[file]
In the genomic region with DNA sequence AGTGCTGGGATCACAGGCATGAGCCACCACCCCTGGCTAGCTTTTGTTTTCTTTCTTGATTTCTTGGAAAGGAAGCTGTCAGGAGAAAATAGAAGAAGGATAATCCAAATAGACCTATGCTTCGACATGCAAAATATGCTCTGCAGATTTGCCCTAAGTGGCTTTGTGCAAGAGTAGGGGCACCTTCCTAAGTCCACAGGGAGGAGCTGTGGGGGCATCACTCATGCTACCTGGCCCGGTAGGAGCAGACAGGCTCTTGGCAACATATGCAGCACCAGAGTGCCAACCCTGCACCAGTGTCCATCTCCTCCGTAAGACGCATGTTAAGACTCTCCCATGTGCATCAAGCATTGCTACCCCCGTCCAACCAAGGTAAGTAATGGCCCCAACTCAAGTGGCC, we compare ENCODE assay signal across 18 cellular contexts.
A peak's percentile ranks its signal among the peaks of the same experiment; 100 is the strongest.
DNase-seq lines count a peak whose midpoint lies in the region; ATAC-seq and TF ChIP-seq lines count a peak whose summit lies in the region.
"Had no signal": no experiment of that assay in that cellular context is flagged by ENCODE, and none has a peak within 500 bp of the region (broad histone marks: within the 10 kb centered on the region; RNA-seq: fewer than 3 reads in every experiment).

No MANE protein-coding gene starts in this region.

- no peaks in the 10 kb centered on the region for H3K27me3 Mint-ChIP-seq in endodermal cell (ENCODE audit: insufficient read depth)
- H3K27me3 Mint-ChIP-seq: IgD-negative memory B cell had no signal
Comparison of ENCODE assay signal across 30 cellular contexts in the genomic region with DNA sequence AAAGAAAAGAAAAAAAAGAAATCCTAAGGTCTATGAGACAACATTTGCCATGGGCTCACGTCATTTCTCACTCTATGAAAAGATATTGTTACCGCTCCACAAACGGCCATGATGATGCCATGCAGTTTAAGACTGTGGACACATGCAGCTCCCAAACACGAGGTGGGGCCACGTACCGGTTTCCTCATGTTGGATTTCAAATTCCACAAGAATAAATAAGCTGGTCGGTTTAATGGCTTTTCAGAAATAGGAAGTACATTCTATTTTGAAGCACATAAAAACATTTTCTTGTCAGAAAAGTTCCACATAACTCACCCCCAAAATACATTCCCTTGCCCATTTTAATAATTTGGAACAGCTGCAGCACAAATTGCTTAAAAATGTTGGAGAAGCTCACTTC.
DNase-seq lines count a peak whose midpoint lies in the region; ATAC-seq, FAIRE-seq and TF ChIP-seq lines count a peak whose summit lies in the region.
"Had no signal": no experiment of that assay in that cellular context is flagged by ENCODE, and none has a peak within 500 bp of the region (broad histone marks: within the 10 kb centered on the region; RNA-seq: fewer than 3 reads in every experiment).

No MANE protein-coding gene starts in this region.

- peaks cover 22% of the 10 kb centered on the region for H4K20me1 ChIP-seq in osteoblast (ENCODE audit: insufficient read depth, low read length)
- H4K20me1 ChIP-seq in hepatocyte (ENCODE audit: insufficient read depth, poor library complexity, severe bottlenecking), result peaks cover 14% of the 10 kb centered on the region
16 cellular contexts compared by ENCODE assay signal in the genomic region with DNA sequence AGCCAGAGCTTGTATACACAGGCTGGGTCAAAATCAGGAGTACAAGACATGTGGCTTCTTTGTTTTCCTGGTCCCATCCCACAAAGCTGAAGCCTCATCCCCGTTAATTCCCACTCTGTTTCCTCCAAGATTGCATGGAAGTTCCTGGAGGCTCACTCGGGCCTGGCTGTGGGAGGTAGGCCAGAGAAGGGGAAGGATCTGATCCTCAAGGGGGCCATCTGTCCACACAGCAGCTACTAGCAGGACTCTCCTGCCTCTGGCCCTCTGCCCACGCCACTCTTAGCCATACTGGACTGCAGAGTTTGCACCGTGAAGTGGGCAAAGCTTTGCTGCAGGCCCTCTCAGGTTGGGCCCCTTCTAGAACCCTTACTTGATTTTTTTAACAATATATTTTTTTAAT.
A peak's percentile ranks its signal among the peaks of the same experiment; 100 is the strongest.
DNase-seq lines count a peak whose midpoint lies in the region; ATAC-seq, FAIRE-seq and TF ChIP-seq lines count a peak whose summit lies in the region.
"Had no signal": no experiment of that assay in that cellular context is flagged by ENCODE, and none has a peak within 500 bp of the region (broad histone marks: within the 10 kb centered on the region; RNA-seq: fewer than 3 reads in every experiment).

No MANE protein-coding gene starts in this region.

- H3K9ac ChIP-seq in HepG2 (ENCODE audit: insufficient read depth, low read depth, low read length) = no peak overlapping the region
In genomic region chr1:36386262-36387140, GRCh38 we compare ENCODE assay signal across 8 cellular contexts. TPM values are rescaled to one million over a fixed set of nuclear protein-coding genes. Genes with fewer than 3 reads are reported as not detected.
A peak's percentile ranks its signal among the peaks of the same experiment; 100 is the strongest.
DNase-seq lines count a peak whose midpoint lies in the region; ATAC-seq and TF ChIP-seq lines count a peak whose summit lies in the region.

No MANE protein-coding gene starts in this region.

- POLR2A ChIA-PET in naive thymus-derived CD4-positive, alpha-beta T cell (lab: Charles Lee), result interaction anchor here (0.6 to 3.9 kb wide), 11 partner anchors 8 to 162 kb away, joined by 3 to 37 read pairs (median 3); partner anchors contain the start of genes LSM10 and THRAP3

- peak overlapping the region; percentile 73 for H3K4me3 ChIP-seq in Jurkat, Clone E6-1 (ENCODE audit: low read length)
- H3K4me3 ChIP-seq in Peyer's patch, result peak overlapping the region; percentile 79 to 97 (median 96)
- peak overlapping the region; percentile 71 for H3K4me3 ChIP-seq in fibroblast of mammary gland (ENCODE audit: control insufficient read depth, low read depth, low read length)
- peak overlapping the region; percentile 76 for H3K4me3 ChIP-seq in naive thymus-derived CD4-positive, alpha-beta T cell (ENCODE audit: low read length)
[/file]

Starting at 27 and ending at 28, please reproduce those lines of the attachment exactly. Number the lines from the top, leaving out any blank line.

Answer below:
- peak overlapping the region; percentile 71 for H3K4me3 ChIP-seq in fibroblast of mammary gland (ENCODE audit: control insufficient read depth, low read depth, low read length)
- peak overlapping the region; percentile 76 for H3K4me3 ChIP-seq in naive thymus-derived CD4-positive, alpha-beta T cell (ENCODE audit: low read length)